Is Shire PLC A Better Growth Stock Than AstraZeneca plc?

Shire (LSE: SHP) and AstraZeneca (LSE: AZN) are two very different companies with very different outlooks. Shire is growing rapidly and snapping up smaller peers to complement organic growth, but the company’s shares are relatively expensive.

On the other hand, Astra’s sales have been contracting for several years now. And while the group has one of the best treatment pipelines in the business, it will take several years for the drugs Astra currently has under development to generate income for the company. 

So, when trying to decide between the two companies, investors need to ask themselves if they’re willing to pay a premium price for growth now, or pay less and wait for growth to materialise. 

Valuation is key 

Astra and Shire’s outlooks are reflected in their current valuations. For example, Shire currently trades at a forward P/E 20.6, while Astra is currently trading at a forward P/E of 15.1. Shire’s earnings per share are forecast to expand by around 17% during the next two years. Astra’s EPS are set to contract by around 5%. 

Moreover, Shire is currently chasing the acquisition of Baxalta, another specialist in rare disease treatments.  If Shire’s management gets Baxalta shareholders to accept the company’s offer, it will create a global leader in rare disease drugs with projected product sales of $20bn by 2020.

Further, based on current treatment pipelines, the enlarged group could launch more than 30 new products, with an incremental sales potential of $5bn by 2020. Shire’s management is also planning to undertake a share buyback to minimise dilution after the all-stock transaction. 

Still, it remains to be seen if the deal between Shire and Baxalta will actually go ahead. Baxalta’s management has signalled that it intends to turn down Shire’s “low-ball” offer. 

Buy and hold

Even if Shire’s attempt to buy Baxalta fails, the company’s double-digit organic growth rate is still worth paying a premium for. However, as Astra’s earnings are contracting, investors are turning their backs on the company.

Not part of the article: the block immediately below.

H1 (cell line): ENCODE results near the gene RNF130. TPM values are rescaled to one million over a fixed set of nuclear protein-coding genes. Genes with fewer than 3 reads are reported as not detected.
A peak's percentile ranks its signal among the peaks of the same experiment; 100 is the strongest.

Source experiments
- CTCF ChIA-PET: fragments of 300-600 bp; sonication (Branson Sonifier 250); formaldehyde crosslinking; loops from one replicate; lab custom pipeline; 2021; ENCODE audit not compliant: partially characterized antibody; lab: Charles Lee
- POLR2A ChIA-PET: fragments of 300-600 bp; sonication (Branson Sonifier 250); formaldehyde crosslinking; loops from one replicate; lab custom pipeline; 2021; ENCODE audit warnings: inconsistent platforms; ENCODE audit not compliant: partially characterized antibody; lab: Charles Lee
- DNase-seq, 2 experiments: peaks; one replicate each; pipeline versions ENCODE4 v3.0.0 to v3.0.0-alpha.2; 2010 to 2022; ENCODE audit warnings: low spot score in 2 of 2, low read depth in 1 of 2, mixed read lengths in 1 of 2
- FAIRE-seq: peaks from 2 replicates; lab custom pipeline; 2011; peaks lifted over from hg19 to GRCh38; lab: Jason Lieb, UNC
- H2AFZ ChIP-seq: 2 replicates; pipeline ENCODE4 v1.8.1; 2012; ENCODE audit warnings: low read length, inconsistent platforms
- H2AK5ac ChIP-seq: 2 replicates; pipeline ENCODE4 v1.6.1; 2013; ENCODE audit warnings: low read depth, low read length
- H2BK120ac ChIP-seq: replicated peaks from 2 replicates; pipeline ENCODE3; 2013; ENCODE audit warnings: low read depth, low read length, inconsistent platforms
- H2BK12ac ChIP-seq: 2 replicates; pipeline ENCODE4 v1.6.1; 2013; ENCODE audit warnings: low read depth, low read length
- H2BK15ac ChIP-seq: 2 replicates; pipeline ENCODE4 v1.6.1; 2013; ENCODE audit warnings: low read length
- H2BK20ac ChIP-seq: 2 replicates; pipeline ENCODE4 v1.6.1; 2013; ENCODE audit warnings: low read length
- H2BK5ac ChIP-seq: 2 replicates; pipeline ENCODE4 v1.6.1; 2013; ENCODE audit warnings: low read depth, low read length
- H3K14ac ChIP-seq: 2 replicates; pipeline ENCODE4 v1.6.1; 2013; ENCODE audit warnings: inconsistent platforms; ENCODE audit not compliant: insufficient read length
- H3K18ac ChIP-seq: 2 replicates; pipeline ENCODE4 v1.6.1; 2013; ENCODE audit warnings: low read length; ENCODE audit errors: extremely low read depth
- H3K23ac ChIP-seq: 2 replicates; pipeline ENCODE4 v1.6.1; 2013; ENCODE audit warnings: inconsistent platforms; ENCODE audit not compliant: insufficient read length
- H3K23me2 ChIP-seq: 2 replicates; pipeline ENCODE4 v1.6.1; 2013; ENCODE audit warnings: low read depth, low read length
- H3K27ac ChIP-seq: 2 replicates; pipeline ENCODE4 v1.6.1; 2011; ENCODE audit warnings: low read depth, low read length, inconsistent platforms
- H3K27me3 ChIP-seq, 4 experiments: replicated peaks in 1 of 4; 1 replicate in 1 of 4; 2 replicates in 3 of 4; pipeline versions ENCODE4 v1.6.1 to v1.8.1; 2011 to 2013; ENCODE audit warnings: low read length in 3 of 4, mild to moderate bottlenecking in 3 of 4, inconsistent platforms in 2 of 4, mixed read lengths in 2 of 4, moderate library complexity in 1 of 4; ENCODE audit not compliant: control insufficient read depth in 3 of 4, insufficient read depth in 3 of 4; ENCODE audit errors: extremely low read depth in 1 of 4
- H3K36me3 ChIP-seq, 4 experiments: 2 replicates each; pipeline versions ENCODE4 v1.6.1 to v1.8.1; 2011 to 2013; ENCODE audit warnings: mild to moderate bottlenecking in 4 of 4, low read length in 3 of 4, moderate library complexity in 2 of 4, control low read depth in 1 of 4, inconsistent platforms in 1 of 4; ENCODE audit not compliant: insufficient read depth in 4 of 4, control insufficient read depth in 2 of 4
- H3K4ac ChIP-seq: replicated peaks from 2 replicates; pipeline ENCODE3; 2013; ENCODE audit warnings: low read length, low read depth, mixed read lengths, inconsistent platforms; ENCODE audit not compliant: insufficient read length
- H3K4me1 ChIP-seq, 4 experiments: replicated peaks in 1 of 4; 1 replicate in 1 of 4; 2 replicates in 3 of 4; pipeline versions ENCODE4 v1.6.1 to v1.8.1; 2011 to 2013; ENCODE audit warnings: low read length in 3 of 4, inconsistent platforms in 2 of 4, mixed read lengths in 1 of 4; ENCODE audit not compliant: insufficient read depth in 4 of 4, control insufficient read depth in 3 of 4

But Astra shouldn’t be written off just yet. The group is one of the cheapest companies in the global big pharma sector, and with more than 200 new products under development, Astra has plenty of potential. 

Astra is planning to conduct 50 treatment trials this year, with several product launches planned between now and 2017. According to City analysts, three of these treatments have the potential to be blockbusters, which can return the company to growth by 2017, as targeted by management.

Granted, there’s no guarantee that Astra will be able to return to growth by 2017, and the company’s valuation reflects this. Although, with so many new products under development, there’s a good chance that the company will be able to return to growth before the end of the decade. 

The bottom line

All in all, if you’re prepared to pay a premium for near-term earnings growth, Shire looks like the best bet. However, if you don’t want to pay a premium and are prepared to wait for the group to return to growth, Astra could be the better investment.

Paid to wait

It will take time for Astra to return to growth, but the company is one of the FTSE 100’s dividend champions, and investors will be paid to wait. 

At present, Astra supports an attractive dividend yield of 4.4%, and this payout should be here to stay, as it is linked to management compensation.


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Rupert Hargreaves owns shares of AstraZeneca. The Motley Fool UK has no position in any of the shares mentioned. We Fools don't all hold the same opinions, but we all believe that considering a diverse range of insights makes us better investors.